Under the traditional student lending model, borrowers pay a fixed rate regardless of their income. That can strain budgets for people starting their careers and adult lives, leading to reliance on credit to meet everyday expenses. Edly’s loans, on the other hand, are sensitive to the borrower’s financial circumstances.

“If your income happens to drop, then you pay a smaller amount,” Chris said. “If your income happens to increase, you can pay it off faster. It can automatically adjusts to what you’re doing. In addition, it is, basically, unemployment insurance a type of payment protection. If you lose your job, you don’t have to pay.”

A New Approach to Lending Underwrites Colleges

When a student applies for a government or private loan that operates according to the traditional model, the lender assesses borrower, or cosigner, creditworthiness. But Edly takes a different approach.

“We’re primarily focusing the underwriting on the schools the students go to and the programs they take, meaning the majors and degrees,” Chris said. “And that’s critical to our whole approach.”

Photo of Chris Ricciardi, Edly CEO and Co-Founder
Chris Ricciardi, Edly CEO and Co-Founder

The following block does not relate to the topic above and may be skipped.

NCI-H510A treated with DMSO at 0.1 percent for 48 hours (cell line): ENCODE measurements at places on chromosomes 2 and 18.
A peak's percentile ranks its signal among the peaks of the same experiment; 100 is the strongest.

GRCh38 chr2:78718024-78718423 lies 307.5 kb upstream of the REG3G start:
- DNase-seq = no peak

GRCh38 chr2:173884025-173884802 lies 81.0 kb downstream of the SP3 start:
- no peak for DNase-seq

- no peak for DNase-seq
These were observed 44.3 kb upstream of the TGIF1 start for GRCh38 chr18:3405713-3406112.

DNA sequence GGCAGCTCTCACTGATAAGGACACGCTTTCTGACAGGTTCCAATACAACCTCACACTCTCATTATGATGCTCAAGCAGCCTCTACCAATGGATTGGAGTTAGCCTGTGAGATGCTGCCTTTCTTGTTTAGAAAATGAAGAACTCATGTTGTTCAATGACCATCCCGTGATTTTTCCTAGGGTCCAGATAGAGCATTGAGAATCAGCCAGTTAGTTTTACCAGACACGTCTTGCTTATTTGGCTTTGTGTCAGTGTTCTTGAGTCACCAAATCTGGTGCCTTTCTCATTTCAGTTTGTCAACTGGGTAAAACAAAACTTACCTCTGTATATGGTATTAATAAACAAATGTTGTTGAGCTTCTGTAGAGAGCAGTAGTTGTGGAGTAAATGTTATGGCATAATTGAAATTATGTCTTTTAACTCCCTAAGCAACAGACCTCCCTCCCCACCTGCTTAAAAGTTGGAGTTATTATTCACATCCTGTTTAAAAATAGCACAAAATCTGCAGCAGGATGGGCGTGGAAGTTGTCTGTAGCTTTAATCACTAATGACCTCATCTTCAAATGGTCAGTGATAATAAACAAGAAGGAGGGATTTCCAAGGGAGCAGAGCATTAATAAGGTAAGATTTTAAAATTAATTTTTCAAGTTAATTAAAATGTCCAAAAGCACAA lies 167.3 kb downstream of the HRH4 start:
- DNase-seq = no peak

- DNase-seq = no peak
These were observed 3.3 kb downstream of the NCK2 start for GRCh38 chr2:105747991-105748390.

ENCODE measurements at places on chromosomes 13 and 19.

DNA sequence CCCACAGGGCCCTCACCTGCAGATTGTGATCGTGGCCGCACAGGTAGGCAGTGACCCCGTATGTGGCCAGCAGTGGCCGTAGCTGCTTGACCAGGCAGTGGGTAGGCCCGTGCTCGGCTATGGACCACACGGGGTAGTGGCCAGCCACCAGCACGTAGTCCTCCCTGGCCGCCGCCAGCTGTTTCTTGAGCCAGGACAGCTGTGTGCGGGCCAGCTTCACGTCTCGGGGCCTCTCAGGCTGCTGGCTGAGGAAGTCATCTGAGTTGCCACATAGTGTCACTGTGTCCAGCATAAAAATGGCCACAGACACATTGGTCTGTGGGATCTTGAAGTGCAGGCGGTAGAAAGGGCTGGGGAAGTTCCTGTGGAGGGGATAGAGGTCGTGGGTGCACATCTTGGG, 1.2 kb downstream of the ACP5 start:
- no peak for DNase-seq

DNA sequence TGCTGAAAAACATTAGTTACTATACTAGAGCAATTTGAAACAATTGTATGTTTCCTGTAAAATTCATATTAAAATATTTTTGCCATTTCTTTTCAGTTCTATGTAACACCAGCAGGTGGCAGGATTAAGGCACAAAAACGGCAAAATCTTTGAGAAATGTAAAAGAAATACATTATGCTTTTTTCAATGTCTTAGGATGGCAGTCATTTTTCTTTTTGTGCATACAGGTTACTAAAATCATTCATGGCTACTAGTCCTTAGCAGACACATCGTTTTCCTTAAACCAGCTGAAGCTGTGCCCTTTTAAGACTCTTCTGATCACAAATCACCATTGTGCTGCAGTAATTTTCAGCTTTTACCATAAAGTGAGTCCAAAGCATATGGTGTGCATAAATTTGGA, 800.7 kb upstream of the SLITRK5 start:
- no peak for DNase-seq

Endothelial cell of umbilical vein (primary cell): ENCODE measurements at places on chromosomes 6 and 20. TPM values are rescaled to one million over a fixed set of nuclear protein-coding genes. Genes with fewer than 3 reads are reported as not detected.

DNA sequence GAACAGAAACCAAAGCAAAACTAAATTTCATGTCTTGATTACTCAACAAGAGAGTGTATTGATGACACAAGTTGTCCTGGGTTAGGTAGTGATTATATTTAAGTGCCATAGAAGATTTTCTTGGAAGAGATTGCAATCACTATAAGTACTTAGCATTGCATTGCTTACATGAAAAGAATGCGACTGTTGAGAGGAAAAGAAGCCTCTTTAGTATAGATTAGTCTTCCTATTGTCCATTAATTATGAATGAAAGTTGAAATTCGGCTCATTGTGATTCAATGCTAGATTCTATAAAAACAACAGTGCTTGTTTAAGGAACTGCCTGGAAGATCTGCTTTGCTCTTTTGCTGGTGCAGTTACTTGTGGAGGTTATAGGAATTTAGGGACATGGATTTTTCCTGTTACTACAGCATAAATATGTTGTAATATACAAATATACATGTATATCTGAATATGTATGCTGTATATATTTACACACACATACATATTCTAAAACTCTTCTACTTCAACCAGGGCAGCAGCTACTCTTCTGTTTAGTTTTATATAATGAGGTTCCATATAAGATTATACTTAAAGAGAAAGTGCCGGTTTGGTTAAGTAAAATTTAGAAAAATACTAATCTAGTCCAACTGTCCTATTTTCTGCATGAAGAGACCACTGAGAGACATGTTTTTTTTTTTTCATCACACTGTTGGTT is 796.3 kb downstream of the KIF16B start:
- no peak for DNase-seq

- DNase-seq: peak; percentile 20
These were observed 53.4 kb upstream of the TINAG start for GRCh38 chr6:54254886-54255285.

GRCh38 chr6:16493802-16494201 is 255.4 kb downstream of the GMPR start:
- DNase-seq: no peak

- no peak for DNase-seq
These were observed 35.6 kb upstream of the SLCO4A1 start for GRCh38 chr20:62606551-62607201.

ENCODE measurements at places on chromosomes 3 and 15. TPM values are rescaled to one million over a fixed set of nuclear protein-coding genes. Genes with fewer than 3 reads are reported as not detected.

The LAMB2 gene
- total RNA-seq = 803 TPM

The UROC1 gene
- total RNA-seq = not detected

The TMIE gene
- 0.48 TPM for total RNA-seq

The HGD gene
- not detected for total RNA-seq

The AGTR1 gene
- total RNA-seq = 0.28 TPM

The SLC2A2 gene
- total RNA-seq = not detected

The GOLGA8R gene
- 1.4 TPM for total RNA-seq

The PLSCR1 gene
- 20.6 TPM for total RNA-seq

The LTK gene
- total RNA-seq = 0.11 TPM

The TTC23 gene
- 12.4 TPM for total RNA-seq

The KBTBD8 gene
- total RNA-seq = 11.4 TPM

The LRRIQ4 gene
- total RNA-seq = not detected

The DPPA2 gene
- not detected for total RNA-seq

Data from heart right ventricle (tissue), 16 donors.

The government and other lenders provide funding regardless of schools and majors, and they base rates and conditions on the borrower. Instead of looking solely at credit history, Edly looks ahead to predict the earning potential of a graduate. It also considers the student’s specific degree and what school or program they attended.

Edly offers loans through banking and investment partners, and borrowers go through the traditional lending process. They’ll still go through a credit check and perform the usual steps they would with another lender. But they can log on to the Edly site and quickly find out their eligibility. If they are eligible, they can begin the formal application and start working through the rest of the process.

“Universities don’t get directly involved in private fundings of their students, but the school matters,” Chris said. “Underwriting is about the school and the programs, so it’s very important.”

Investors Can Also Diversify and Hedge Against Inflation

Most Edly funding comes from large institutional investors. But anyone can invest in student loans as long as they can provide proof that they are Accredited Investors. Edly conducts a know your customer (KYC) check during onboarding.

“We have investors who want to participate in funding these students, and they do that because they believe in it, and it also provides the rate of return to them,” Chris said. “It’s considered a social impact investment, or ESG investment, where you can have the social impact of supporting affordable access to education — but also get a rate of return. It represents the rare ‘S’ in ESG investing.”